Oh, You Didn't Want to Decrease Inequality That Way?

Judging from the comments, Marketplace listeners do not seem all that receptive to the standard explanation of growing wage inequality, nor to the idea that limits on H1-B visas constitute a subsidy to domestic skilled workers that exacerbates the wage gap. Anyway, that’s what I argued today. Here’s my conclusion:

These days, almost everybody but their beneficiaries think agricultural subsidies are a lousy idea. They benefit a few already relatively wealthy American farmers and agribusiness firms to the detriment of poor farmers around the world. But H-1B visa restrictions are subsidies that benefit relatively rich domestic workers over their poorer foreign peers, and so it turns out many of us liberal-minded college grads are enjoying our own protectionist boost.

In this case, it seems the moral outrage is… well, we seem to be keeping it to ourselves.

And not only are we keeping the moral outrage to ourselves, it is apparently morally outrageous to address inequality by actually addressing the mechanisms that cause it — the relation between the supply and demand of skill — if that involves making some foreigners a lot wealthier.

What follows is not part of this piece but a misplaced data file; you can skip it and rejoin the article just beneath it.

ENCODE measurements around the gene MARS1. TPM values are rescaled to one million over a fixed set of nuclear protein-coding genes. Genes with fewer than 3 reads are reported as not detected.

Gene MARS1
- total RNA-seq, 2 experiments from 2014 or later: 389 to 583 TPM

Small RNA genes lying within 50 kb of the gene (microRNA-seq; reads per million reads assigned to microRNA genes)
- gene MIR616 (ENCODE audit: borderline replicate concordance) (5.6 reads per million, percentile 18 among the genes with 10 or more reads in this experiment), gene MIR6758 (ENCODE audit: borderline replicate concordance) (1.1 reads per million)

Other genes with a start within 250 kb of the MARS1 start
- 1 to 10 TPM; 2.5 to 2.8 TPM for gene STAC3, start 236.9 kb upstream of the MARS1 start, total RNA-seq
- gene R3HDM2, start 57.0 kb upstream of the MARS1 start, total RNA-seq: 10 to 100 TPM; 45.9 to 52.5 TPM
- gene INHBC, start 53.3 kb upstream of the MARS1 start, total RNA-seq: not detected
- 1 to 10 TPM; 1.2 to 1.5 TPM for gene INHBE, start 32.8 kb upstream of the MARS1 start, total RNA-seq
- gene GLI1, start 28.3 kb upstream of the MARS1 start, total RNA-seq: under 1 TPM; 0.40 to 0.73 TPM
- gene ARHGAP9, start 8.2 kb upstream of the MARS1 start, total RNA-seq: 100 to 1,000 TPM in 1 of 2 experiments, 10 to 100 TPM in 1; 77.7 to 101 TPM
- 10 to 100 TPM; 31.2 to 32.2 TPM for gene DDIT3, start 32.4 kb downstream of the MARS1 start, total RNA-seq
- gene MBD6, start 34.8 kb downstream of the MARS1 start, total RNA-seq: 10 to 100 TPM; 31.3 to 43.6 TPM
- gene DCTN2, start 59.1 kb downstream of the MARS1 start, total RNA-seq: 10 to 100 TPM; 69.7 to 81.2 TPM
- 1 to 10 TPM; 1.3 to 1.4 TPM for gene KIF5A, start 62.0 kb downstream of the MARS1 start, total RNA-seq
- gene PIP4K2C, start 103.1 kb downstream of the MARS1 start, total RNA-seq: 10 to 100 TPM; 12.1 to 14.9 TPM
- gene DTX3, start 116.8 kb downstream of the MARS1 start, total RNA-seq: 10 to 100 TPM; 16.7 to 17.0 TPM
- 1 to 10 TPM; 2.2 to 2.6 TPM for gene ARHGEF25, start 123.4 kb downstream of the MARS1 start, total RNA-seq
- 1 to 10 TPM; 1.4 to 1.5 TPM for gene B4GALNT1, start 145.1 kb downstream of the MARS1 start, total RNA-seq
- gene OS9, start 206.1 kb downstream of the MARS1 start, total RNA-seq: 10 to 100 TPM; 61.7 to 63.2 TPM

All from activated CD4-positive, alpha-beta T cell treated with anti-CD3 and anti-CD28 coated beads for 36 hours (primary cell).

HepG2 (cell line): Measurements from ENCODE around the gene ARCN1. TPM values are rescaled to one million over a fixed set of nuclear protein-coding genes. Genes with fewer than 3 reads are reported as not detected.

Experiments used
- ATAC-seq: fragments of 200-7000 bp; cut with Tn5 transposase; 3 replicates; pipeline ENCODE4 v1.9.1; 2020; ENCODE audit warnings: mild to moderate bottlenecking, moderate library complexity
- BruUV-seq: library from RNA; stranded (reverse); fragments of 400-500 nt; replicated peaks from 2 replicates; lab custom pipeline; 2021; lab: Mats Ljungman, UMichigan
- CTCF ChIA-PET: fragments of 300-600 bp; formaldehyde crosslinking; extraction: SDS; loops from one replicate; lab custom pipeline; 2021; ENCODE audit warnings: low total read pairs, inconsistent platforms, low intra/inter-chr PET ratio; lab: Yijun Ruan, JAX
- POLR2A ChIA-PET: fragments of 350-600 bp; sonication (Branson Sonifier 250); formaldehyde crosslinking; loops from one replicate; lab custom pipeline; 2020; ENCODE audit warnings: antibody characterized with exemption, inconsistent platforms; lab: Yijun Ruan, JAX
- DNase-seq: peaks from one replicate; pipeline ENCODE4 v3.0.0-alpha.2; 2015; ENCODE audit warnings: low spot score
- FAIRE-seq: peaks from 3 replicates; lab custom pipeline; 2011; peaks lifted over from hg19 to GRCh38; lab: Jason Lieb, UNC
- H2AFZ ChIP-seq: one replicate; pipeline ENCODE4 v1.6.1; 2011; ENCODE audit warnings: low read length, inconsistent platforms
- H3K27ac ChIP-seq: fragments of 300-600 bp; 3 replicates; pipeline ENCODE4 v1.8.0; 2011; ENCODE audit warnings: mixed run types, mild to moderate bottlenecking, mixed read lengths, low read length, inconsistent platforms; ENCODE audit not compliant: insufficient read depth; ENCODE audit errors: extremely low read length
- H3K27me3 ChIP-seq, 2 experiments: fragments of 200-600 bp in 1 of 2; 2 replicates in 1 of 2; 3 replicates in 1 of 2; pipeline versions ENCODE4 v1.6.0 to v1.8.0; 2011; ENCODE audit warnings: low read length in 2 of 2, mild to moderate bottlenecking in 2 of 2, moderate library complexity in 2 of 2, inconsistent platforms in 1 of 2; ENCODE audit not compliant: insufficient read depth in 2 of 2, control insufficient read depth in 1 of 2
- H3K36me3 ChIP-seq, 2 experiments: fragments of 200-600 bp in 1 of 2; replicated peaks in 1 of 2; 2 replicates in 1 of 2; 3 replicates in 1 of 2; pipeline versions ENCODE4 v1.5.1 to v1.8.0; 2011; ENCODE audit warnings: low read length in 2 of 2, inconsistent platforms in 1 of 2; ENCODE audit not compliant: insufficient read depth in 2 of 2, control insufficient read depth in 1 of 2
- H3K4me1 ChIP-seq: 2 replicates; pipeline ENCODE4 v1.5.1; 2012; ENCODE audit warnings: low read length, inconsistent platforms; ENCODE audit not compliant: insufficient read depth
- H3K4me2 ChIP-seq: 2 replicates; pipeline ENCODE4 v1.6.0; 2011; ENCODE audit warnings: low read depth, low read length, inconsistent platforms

By the way, I do not endorse the headline, “U.S. should import more skilled workers,” which of course I did not choose. If you dammed up a river, then found you had too little water downstream, and so released a bit of water from the dam, you could think of it as “importing more water.” Or you could think of it, more accurately, as removing the artificial barrier to supply.

Author: Will Wilkinson

Vice President for Research at the Niskanen Center